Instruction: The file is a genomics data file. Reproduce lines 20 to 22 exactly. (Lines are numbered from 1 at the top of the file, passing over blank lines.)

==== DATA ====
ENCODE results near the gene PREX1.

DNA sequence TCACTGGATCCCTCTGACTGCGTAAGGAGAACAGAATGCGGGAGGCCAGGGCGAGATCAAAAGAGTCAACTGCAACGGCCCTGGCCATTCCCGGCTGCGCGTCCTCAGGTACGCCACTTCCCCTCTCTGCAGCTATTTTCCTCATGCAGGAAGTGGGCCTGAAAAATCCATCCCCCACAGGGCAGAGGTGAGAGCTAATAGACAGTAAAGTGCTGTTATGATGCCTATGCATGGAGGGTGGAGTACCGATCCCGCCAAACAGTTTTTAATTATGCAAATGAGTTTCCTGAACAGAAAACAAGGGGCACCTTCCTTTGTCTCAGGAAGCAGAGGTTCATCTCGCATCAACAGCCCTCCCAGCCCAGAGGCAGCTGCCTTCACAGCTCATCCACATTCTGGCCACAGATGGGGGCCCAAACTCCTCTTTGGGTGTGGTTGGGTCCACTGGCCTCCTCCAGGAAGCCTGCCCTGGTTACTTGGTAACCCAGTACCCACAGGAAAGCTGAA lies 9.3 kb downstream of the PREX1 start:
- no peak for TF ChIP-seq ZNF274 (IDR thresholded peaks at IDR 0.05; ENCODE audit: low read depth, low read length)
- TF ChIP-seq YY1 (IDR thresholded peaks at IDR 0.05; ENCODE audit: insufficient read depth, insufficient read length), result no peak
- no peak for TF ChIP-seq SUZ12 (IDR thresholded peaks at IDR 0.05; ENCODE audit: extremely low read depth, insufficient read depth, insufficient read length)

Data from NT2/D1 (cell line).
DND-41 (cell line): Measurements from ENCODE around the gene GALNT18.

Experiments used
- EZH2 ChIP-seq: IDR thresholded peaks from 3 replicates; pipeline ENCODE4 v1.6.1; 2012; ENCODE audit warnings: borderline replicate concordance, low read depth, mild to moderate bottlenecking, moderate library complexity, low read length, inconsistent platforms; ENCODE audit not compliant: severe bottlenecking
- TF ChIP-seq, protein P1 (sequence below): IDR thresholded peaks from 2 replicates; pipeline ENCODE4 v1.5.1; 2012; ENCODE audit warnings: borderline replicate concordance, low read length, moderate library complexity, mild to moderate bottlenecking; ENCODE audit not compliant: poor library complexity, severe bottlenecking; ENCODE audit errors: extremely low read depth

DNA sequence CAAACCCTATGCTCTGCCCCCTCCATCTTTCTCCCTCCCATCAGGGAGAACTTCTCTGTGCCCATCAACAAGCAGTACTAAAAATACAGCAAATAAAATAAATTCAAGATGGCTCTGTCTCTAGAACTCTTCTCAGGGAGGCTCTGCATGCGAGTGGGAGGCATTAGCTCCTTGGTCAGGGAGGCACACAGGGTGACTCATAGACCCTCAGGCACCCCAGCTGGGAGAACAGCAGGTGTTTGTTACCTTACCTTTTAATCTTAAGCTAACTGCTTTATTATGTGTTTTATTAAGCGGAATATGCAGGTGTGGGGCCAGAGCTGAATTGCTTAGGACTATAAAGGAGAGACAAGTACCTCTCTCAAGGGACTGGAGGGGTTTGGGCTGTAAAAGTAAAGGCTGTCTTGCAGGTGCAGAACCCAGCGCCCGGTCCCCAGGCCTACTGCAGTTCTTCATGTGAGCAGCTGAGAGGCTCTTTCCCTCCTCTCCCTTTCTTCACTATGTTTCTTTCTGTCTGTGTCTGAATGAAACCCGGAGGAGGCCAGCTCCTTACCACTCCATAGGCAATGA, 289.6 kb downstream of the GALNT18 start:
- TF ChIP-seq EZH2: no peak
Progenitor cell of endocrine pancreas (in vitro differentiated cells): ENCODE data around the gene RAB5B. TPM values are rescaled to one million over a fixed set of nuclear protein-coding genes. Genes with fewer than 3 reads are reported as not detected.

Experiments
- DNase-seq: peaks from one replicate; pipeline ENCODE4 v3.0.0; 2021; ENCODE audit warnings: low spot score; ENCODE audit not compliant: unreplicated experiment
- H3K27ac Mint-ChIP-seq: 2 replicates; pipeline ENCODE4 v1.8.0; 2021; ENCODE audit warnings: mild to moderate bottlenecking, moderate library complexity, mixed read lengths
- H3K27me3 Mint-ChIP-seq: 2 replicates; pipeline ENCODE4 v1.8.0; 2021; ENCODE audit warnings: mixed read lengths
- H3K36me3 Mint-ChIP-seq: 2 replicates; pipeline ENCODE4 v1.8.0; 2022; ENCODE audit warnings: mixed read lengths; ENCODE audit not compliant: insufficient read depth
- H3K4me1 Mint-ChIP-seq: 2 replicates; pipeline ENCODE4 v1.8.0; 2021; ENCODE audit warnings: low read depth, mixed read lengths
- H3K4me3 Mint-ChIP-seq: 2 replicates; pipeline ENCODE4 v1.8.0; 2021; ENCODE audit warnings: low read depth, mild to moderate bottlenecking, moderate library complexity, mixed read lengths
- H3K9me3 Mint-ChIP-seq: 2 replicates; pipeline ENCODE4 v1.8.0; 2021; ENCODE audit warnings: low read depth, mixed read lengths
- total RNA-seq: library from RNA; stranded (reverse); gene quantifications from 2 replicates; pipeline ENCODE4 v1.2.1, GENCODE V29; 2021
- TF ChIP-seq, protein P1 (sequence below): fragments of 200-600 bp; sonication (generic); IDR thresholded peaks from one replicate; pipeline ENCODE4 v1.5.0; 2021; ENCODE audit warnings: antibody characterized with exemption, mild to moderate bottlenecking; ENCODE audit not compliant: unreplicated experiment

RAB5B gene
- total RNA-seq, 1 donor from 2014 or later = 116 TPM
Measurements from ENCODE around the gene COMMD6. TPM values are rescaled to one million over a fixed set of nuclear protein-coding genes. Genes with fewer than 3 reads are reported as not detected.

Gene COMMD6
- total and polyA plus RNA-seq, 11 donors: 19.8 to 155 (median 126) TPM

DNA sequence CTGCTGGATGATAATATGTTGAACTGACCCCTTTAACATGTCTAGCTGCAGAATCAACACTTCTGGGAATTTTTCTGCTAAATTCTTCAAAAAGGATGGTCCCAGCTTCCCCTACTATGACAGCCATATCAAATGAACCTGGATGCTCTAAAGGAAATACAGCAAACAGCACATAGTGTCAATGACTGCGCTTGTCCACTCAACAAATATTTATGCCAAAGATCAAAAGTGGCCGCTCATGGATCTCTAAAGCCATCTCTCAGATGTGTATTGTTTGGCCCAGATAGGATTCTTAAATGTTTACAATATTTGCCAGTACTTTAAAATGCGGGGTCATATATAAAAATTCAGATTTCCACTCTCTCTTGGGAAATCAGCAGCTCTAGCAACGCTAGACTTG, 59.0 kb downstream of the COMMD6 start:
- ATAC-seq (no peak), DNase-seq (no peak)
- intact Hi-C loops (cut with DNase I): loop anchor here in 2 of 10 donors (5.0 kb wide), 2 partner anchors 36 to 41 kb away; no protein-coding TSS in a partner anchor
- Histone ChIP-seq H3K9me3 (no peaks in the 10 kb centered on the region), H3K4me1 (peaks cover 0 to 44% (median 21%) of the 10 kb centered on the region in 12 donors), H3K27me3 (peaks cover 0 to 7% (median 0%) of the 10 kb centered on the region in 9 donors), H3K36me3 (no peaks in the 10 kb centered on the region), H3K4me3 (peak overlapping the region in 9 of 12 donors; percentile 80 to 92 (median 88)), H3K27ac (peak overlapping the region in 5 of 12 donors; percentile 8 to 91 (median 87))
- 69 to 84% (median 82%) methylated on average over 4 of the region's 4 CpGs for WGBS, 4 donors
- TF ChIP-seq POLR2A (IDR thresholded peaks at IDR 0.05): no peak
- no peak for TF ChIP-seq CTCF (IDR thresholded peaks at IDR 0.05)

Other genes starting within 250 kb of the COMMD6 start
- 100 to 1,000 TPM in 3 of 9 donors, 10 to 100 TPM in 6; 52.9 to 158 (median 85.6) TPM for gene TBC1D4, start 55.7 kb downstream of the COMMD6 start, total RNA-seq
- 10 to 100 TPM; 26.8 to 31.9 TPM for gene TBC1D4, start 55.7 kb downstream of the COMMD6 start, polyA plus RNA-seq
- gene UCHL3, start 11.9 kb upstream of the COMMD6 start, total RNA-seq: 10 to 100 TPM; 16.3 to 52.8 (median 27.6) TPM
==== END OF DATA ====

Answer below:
- H3K4me3 Mint-ChIP-seq: 2 replicates; pipeline ENCODE4 v1.8.0; 2021; ENCODE audit warnings: low read depth, mild to moderate bottlenecking, moderate library complexity, mixed read lengths
- H3K9me3 Mint-ChIP-seq: 2 replicates; pipeline ENCODE4 v1.8.0; 2021; ENCODE audit warnings: low read depth, mixed read lengths
- total RNA-seq: library from RNA; stranded (reverse); gene quantifications from 2 replicates; pipeline ENCODE4 v1.2.1, GENCODE V29; 2021